However, it is essential to distinguish lucid dreams from the profound spiritual dreams that occasionally graced my slumber. These spiritual dreams carried messages, like ancient envoys bearing wisdom from the ethereal realms. They conveyed insights and revelations, leaving an indelible mark on my waking consciousness. Over time, through deep reflection and introspection, I learned to differentiate between the two states—the lucid dreams that offered creative exploration and the spiritual dreams that bestowed divine guidance.

The Marker

Within the ethereal landscapes of dreams, each of us possesses a distinct marker, a symbolic guide that reveals the purpose of these nocturnal voyages. For me, that profound sign emerged in the form of eyes—a telltale connection to spiritual messages. When insights flowed from my higher self, guides, or celestial entities, the eyes took center stage, larger than life, as if they were portals of profound communication. With newfound knowledge and heightened awareness, the veils of mystery were lifted, and the messages conveyed through these mesmerizing gazes became resplendently clear.

The journey to comprehend these realms of the subconscious required patience, contemplation, and a willingness to delve into the depths of my own psyche. Through this process, I gradually honed my ability to recognize the subtle nuances that set lucid dreams apart from the spiritually significant ones.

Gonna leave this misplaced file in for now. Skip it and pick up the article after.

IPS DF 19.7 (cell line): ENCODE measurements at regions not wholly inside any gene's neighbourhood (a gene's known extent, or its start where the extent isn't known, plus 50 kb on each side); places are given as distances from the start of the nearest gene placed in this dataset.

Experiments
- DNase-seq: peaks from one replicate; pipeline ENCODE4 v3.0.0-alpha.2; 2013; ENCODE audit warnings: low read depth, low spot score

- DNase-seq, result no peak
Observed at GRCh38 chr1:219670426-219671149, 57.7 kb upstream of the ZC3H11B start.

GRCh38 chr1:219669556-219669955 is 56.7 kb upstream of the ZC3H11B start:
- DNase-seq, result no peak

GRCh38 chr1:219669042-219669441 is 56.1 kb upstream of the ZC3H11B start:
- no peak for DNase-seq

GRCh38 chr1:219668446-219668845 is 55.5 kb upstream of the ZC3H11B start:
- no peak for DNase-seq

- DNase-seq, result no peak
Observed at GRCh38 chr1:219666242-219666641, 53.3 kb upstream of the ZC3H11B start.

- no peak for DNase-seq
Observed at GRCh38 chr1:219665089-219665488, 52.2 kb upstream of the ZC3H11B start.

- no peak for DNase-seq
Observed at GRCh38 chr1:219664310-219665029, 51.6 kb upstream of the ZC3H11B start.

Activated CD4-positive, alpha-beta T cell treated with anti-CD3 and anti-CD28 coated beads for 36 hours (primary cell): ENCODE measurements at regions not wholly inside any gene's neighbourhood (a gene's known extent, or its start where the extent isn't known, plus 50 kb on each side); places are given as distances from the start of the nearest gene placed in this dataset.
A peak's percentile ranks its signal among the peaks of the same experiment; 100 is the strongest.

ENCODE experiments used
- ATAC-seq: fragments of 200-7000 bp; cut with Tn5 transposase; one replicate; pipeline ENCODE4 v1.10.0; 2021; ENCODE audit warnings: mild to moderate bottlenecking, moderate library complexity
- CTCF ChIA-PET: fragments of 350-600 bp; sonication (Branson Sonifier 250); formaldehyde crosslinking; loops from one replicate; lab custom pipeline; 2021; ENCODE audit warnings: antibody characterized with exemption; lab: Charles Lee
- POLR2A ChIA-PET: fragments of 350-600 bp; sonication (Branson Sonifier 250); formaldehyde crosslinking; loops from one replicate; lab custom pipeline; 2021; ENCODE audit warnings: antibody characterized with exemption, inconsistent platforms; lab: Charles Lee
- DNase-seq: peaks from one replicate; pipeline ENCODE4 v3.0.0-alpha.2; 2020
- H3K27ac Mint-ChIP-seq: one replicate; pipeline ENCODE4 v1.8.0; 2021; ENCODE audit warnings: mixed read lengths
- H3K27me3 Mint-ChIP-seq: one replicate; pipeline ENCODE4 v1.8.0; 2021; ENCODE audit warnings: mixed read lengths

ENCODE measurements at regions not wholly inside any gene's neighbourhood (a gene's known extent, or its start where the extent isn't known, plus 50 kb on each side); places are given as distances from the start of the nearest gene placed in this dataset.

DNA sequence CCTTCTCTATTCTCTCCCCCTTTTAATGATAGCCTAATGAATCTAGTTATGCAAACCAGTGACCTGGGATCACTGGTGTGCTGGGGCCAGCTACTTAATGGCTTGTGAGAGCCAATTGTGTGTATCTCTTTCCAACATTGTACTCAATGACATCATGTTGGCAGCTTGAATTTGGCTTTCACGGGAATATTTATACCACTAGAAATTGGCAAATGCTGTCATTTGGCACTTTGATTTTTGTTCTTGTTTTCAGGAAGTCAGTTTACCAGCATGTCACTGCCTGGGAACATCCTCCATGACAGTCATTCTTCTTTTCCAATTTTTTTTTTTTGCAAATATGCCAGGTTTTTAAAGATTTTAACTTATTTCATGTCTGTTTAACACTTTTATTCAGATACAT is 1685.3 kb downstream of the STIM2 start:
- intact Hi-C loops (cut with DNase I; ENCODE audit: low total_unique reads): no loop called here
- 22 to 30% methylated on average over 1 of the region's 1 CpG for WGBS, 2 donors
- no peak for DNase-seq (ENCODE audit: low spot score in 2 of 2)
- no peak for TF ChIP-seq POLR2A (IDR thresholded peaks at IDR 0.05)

Benefits of Lucid Dreaming

Aside from the sheer wonder of exploring new worlds within one’s mind, lucid dreaming has several potential benefits:

  • Overcoming Nightmares: For those plagued by recurring nightmares, lucid dreaming can be a powerful tool to face and confront their fears, allowing the dreamer to transform a terrifying experience into a more positive or neutral one.
  • Enhancing Creativity: Lucid dreams often present a playground for creativity, offering artists, writers, and inventors an opportunity to explore new ideas, scenarios, and concepts, which can be incorporated into their waking lives.
  • Improving Self-awareness: Becoming aware of one’s dream state can lead to increased self-awareness, reflection, and a deeper understanding of one’s thoughts, emotions, and desires.